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Vivian Elizabeth Smyrl

TEXAS DEPARTMENT OF HUMAN SERVICES. The precursors of the Texas Department of Human Services began during the Great Depression of the 1930s: the Child Welfare Division of the Board of Control, which was established in 1931 but not funded until 1935; the Texas Relief Commission, which was in operation from 1933 to 1934; and the Old Age Assistance Commission, which was established in 1936. In 1939 the legislature established the Department of Public Welfare, incorporating the earlier agencies under a more centralized control. The new department was supervised by the state board of public welfare, which was composed of three members appointed by the governor for six-year terms. The board appointed the executive director to serve as chief administrative officer of the department. The major duties of the department were to administer the state laws regarding assistance to the needy aged, dependent children, and blind and to carry out the state's child welfare program. Between 1945 and 1961 voters raised the ceiling on relief funding from $35 million to $52 million for aid to the blind, dependent children, and the aged; they raised the ceiling on state funds for the disabled from $1.5 million to $2 million. In 1963 the combined ceiling for these expenditures was $60 million.

In 1965 the Department of Public Welfare was authorized to cooperate with the federal government in administering the anti-poverty program, which had been established the previous year. State funding for all assistance programs was raised from $60 million to $80 million in 1969. The department continued in the 1970s to administer four public assistance programs for needy Texans: old age assistance, aid to the blind, aid to the permanently and totally disabled, and aid to families with dependent children. The federal government provided approximately 75 percent of the assistance funds, and the state, by appropriation from the legislature, provided the remainder. The department also administered the Texas Medical Assistance Program (Medicaid), which helped pay the costs of medical care for many people who were eligible for public assistance. It served as the state agency responsible for administration of two food programs for the benefit of needy persons-the commodity distribution program and the food stamp program. The department's division of social services provided many services to children, adults, and families who received financial assistance through the department. The department also had as a fundamental responsibility the protection of all children from abuse, neglect, or exploitation. It also provided adoptive services and was responsible for licensing child-care and child-placing facilities.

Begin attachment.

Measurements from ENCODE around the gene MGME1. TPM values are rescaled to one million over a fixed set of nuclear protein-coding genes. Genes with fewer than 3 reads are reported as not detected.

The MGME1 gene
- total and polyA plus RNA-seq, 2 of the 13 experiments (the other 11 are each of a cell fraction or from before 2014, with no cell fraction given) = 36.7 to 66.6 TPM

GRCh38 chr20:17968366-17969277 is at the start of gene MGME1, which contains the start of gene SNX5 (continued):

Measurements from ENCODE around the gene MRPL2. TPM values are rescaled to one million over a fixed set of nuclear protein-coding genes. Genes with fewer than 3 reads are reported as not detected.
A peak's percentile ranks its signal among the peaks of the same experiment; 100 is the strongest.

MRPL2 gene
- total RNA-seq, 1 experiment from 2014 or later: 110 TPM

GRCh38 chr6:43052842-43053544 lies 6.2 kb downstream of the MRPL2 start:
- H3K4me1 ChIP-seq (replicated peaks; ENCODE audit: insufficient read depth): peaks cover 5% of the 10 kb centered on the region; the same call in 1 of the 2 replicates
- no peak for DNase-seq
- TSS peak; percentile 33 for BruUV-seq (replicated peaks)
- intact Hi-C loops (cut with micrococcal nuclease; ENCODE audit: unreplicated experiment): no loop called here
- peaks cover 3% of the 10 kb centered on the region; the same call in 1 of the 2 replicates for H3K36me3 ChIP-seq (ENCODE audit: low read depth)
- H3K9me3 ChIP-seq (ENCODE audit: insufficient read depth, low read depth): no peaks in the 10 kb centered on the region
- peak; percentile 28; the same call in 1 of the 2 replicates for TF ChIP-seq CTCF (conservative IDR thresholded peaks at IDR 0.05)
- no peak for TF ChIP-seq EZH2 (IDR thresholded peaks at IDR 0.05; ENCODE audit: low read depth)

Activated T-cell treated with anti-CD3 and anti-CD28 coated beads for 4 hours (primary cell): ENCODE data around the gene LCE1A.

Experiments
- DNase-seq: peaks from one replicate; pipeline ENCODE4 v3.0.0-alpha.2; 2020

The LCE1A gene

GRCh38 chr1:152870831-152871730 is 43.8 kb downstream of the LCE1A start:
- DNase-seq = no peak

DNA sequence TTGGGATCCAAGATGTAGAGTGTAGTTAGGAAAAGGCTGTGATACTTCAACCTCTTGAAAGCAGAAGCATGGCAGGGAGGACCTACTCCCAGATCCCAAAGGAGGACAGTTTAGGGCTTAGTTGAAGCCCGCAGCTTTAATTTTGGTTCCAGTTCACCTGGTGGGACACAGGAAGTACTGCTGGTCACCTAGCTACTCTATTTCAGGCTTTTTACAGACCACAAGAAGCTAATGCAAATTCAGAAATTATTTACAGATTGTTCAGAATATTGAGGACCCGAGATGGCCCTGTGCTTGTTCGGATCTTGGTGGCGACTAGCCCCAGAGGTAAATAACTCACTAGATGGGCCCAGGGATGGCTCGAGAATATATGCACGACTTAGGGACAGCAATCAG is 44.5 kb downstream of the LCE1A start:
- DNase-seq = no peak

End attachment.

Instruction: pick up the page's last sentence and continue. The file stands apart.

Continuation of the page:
In 1977 the legislature changed the name of the department to the Texas Department of Human Resources. The department was restructured in 1980, with the programs categorized to reflect two major client groups: families and children, and aged and disabled persons. Voters approved a flexible spending system for welfare funding in 1981, which provided that state expenditures in this area should not exceed 1 percent of the total budget. In 1985 the Department of Human Resources was renamed the Texas Department of Human Services. In 1987 the legislature added a penalty provision to the Human Resources Code for failure to report abuse, neglect, or exploitation of elderly or disabled people. In 1989 the board of Human Services was expanded from three to six members.

The legislature authorized a new Health and Human Services Commission in 1992 to oversee the state's eleven human services agencies. Besides the Texas Department of Human Services, these agencies included the Texas Department of Health, the Department of Mental Health and Mental Retardation, the Texas Rehabilitation Commission, the Texas Commission for the Blind, the Texas Commission for the Deaf and Hearing Impaired, the Texas Youth Commission, the Texas Juvenile Probation Commission, the Texas Commission on Alcohol and Drug Abuse, the Texas Department on Aging, and the Interagency Council on Early Childhood Intervention Services. One of the commission's functions was to develop a plan for the consolidation of human services programs and functions, as well as for a permanent governing structure. As part of this plan, the Child Protective Services, Adult Protective Services, and Childcare Licensing programs were transferred to the new Texas Department of Protective and Regulatory Services. Purchased health, indigent health, and preventive health services programs were to be transferred to the Texas Department of Health in September 1993.

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The following, adapted from the Chicago Manual of Style, 15th edition, is the preferred citation for this article.

Handbook of Texas Online, Vivian Elizabeth Smyrl, "TEXAS DEPARTMENT OF HUMAN SERVICES," accessed July 09, 2020, http://www.tshaonline.org/handbook/online/articles/mct06.

Uploaded on June 15, 2010. Published by the Texas State Historical Association.
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